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Dart thrower-turned-author has made stops all over the career map

From time to time, this column talks about some interesting and entertaining personality. Or, more to the point, a “character” I have come to know during the more than 21 years since Fran and I settled in Las Vegas, following an earlier lifetime of having known a wealth of similar individuals in New Jersey.

The latest to cross my threshold is Houston Hartwell Reed II, a visitor to five continents — including “at least 15 countries” — all due to a proficiency that makes him legendary in the world of professional darts. But he’s better known as Howie Reed to the “Lunch Bunch,” those of us who gather weekly at a popular downtown Las Vegas pub.

The reason I chose this world itinerant is a book that Howie wrote and recently had self-published. It’s an autobiography that matured from a manuscript that Fran and I agreed, voluntarily, to edit with the advance stipulation that there would be no remuneration.

Moreover, let me make it clear we have no proprietary or any other economic interest in the publication.

By its very title, the book — Howie’s initial venture into the ranks of the literary elite — will give you your first clue on how he earned his status among ranking characters I have met. It’s titled “One Night, While Out Drinking With the Fat Swede.” Indeed, the cover depicts Reed and his Swedish colleague, Stephen Lord, sitting at a bar in Patong Beach, Thailand.

Why Thailand? Well, when Reed doesn’t show up for lunch and can’t be found at his home in North Las Vegas, it’s a good bet that he’s in Pattaya Beach, Patong Beach or some other beach in Thailand, a dart player’s paradise that he has proudly proclaimed his second home “since the early 1980s.”

But I’m getting ahead of myself in this effort to depict Reed. After all, how else would you begin to characterize a guy who began his career in 1964, quite traditionally, as an advertising executive after graduating from San Jose State University, which he fondly refers to often as “the Harvard of the West?”

After a short spell as a bartender, he ventured into rodeo, specifically 10 years of riding the circuit on bulls and wrestling steers as a full-fledged member of the Professional Rodeo Cowboys Association. He also tried wrestling humans for a while and said he was “terrible at it.” That was followed by the kind of prominence in the darts world that resulted in memorialization of his name into the International Dart Throwers Hall of Fame.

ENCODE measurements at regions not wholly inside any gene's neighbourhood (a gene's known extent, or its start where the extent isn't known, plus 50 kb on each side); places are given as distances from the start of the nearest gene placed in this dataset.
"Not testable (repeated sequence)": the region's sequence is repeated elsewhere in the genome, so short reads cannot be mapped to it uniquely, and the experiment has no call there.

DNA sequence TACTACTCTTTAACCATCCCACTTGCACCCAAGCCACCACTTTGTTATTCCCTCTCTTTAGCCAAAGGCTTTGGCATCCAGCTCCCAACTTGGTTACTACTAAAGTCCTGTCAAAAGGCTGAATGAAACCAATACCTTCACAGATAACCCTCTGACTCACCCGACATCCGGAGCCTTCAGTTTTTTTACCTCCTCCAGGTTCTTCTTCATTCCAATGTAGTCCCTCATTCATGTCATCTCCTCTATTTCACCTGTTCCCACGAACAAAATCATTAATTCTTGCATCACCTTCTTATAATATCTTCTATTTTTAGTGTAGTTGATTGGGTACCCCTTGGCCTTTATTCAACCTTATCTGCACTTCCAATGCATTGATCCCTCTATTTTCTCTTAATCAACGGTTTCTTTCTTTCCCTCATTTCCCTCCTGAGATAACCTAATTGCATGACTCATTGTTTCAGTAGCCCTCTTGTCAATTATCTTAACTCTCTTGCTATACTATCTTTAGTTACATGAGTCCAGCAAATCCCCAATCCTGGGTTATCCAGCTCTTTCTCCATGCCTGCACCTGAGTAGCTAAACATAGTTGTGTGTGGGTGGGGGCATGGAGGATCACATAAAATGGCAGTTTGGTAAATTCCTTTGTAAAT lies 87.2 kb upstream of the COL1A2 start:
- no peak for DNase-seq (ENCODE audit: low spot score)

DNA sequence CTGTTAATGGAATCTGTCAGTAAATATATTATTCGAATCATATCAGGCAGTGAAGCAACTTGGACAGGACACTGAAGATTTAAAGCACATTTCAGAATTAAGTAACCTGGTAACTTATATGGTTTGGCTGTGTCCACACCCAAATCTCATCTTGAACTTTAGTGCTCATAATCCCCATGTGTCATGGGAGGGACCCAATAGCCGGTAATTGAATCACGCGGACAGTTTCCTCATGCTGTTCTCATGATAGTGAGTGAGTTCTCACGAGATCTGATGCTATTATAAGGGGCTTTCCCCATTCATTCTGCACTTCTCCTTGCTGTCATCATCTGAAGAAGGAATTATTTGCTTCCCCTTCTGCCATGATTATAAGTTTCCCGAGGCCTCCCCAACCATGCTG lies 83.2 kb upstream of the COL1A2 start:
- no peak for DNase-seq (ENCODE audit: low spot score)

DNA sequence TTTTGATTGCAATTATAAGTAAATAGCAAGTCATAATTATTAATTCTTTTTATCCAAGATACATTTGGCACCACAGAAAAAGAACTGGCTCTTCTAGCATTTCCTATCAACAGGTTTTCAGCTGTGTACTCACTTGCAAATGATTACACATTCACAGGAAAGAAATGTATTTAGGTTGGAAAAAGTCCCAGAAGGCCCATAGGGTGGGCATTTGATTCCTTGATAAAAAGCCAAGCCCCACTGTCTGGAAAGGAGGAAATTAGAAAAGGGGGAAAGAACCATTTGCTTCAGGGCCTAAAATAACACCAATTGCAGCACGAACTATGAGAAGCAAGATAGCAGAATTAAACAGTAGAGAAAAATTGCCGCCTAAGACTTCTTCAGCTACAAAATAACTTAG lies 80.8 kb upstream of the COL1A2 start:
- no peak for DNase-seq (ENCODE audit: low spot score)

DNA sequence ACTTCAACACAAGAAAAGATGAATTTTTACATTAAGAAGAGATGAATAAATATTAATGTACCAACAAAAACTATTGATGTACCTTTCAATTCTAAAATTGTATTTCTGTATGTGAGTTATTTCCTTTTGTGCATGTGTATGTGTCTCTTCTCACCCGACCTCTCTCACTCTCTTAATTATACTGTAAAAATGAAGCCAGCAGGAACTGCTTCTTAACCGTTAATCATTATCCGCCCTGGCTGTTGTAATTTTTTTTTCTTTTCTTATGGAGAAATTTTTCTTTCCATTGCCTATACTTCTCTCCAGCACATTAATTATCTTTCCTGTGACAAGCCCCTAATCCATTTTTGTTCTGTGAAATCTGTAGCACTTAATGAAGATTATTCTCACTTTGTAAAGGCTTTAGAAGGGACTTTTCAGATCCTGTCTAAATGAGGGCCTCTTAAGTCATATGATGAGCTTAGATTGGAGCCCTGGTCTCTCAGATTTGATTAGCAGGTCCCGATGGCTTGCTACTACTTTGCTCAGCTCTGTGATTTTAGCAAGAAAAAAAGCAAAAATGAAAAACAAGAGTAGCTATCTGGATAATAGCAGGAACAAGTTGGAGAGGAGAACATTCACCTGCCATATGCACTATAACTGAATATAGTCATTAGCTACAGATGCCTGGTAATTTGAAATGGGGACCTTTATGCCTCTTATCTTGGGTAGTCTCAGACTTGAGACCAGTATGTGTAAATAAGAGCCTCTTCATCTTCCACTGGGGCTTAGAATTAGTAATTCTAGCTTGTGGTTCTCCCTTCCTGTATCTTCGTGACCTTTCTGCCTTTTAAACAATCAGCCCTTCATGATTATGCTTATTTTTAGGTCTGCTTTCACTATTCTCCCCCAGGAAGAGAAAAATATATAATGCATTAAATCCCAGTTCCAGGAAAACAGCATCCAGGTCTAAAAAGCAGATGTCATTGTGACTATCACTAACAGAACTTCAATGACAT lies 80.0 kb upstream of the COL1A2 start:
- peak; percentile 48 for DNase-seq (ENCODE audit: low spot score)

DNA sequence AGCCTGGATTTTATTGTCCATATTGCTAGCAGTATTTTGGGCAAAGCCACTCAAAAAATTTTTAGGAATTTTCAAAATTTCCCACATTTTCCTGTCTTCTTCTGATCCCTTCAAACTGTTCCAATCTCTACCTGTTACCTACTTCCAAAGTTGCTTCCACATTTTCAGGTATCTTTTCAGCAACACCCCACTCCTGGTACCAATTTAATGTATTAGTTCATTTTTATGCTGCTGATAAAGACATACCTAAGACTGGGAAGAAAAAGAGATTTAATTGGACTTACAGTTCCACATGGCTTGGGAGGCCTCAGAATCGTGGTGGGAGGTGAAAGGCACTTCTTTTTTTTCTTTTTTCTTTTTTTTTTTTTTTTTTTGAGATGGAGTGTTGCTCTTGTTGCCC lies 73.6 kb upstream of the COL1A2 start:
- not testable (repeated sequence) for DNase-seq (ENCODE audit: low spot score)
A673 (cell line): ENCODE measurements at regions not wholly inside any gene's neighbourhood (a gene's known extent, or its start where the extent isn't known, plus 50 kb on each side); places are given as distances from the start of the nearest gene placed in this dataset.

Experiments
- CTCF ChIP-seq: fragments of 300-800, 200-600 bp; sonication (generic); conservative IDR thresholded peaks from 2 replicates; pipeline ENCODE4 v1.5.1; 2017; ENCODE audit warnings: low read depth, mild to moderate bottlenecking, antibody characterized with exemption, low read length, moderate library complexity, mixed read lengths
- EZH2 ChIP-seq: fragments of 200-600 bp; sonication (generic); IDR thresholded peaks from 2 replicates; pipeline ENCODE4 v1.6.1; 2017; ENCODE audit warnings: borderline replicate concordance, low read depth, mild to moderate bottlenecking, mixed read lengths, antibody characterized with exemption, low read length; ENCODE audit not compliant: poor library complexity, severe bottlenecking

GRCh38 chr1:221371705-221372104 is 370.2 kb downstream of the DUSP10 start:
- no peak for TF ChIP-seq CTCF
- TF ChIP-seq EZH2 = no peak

Oh, but that’s not all. Howie attended his first boxing match in Carson City in 1990 and has ended up writing a column twice a month since then, titled “The Square Ring.” That’s in addition to a column related to darts that he has written almost weekly since 1978 for newspapers in Thailand.

“I was into darts more for the involvement as an administrator than as a player, and that’s what has taken me to so many countries,” he reflected.

So how does one become so acclimated to the world of darts?

“It was Jan. 1, 1977. I was 38 years old at the time and I was tending bar in Martinez, Calif.,” he said. “It was 2:15 a.m., and I asked if anyone would help me clean up, since I had to close the place soon so I could reopen it at 6 a.m. A man and a woman who ran the local dart players league promised to help me clean up if I played a game of darts with them.

“Little did they know what they had just unleashed.”

Darts took him to Thailand, soon afterward. “I became a Thai delegate to the World Darts Federation, made up of about 95 countries. The rest is history,” he said.

Or, if you would like to learn more about the newest entry to my catalog of characters, you can obtain Howie’s book by contacting him at Mrfwonderful98@hotmail.com.

Herb Jaffe was an op-ed columnist and investigative reporter for most of his 39 years at the Star-Ledger of Newark, N.J. His most recent novel, “Double Play,” is now available. Contact him at hjaffe@cox.net.

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